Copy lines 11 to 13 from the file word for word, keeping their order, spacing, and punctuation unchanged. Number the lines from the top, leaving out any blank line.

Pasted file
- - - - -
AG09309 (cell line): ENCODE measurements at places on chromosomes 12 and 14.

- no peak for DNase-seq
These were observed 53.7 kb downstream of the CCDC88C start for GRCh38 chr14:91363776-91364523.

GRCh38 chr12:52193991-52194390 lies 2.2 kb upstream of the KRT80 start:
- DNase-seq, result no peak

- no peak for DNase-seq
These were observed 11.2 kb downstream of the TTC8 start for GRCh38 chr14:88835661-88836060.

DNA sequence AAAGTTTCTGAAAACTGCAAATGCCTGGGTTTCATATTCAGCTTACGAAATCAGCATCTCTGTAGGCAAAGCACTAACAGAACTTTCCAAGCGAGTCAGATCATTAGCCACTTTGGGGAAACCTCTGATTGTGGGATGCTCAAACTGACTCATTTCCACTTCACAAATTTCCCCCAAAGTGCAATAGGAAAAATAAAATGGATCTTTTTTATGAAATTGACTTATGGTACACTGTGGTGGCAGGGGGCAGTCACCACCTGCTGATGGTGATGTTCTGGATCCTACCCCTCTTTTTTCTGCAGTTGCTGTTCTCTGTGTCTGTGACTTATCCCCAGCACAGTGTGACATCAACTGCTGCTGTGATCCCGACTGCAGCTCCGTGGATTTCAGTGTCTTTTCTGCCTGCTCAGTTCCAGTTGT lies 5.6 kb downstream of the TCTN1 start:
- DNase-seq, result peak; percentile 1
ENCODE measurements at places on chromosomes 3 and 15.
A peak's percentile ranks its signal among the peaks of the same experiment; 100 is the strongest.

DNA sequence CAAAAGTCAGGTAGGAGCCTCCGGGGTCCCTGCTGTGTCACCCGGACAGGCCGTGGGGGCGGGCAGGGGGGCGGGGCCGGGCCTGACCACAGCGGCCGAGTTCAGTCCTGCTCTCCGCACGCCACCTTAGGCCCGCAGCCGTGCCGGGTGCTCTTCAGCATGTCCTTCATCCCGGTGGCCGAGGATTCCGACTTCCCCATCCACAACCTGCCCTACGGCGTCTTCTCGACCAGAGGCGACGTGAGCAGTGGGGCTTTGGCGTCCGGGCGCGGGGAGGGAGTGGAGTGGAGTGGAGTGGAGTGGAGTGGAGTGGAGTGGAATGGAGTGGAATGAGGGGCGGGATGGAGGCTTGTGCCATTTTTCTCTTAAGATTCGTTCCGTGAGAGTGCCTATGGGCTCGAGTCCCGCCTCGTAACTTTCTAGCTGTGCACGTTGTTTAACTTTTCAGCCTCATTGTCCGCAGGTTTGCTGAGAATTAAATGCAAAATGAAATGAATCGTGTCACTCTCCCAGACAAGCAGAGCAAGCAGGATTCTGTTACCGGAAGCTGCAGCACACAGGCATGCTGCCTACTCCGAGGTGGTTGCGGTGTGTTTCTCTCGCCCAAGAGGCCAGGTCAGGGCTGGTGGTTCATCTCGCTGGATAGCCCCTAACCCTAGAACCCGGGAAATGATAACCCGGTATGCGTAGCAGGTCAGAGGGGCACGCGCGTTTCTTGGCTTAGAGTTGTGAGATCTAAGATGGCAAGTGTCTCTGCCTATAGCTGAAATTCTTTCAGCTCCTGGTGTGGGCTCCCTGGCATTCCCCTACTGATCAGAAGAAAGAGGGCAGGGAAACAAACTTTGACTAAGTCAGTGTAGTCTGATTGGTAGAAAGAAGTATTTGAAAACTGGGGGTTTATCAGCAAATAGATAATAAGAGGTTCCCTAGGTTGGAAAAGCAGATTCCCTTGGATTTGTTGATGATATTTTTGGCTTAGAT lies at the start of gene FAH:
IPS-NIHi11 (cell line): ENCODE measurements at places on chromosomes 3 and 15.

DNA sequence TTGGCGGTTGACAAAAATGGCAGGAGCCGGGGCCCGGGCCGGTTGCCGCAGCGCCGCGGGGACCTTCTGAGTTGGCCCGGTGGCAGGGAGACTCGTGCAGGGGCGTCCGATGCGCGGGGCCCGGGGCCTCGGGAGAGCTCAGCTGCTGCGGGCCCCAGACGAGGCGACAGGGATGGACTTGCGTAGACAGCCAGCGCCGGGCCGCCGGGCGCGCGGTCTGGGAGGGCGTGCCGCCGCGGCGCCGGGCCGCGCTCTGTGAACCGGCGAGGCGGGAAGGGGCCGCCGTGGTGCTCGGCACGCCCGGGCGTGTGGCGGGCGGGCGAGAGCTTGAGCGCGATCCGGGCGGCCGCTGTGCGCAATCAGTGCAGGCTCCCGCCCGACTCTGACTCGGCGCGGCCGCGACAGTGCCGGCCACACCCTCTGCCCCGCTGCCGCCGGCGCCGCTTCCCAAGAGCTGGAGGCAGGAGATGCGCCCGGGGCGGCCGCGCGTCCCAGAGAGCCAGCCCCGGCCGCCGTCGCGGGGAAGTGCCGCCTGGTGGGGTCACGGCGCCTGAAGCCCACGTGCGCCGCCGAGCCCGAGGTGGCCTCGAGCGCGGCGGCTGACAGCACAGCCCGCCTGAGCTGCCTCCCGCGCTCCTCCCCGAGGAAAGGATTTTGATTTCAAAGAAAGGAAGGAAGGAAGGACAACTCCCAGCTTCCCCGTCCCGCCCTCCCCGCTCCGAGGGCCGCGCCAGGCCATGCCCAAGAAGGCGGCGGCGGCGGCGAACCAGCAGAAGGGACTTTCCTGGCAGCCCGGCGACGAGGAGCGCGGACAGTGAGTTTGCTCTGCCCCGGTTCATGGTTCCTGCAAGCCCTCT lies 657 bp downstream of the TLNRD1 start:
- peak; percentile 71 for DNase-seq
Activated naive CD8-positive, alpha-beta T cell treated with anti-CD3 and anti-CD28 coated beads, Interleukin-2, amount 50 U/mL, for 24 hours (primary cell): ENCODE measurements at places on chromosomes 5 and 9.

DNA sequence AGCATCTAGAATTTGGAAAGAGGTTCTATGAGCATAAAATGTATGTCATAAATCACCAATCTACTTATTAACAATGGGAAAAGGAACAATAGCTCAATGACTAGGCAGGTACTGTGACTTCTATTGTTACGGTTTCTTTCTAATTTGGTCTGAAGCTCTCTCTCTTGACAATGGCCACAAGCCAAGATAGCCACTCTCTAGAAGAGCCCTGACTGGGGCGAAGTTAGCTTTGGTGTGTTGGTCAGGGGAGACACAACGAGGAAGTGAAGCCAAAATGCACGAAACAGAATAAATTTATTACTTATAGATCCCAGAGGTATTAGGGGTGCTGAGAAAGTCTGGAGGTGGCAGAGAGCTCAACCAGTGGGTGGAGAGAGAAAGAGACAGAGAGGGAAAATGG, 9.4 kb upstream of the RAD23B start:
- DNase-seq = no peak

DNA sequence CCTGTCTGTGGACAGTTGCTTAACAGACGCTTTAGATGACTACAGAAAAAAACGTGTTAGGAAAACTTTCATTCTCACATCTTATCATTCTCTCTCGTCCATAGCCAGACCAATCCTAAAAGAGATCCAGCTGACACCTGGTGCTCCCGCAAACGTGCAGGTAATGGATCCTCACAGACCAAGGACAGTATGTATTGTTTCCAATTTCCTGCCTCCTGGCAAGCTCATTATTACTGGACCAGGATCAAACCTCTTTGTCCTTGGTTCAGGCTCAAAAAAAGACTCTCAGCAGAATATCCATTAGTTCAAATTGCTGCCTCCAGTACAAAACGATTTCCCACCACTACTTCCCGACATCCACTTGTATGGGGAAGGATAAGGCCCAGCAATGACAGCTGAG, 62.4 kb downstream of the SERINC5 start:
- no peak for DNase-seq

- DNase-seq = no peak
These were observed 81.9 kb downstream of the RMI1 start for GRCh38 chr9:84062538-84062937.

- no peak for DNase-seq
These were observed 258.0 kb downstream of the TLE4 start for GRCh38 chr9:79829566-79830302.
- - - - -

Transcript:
A peak's percentile ranks its signal among the peaks of the same experiment; 100 is the strongest.

DNA sequence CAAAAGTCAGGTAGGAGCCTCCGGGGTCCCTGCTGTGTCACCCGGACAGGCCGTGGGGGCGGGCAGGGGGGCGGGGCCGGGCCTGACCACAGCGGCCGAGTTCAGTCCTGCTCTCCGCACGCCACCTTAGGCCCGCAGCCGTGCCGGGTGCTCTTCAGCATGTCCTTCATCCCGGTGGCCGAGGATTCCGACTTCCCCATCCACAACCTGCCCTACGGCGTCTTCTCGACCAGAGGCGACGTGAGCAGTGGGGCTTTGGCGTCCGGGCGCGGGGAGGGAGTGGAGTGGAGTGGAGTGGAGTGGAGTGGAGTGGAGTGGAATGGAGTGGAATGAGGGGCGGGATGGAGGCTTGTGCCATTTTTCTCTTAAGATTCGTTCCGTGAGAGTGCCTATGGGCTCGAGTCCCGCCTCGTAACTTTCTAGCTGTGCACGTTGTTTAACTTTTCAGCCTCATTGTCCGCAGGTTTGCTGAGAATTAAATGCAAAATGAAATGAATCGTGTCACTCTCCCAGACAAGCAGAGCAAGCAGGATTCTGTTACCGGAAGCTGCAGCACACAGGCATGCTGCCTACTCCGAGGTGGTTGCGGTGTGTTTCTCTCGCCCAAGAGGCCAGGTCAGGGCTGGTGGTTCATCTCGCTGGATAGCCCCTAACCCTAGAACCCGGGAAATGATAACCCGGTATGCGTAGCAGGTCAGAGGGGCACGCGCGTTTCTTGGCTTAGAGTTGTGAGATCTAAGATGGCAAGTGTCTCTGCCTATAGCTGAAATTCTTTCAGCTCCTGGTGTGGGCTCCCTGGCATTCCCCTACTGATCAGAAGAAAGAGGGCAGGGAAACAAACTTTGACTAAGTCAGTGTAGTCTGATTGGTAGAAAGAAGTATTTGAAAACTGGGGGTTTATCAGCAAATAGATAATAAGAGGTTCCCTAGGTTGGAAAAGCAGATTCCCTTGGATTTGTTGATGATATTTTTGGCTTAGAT lies at the start of gene FAH:
IPS-NIHi11 (cell line): ENCODE measurements at places on chromosomes 3 and 15.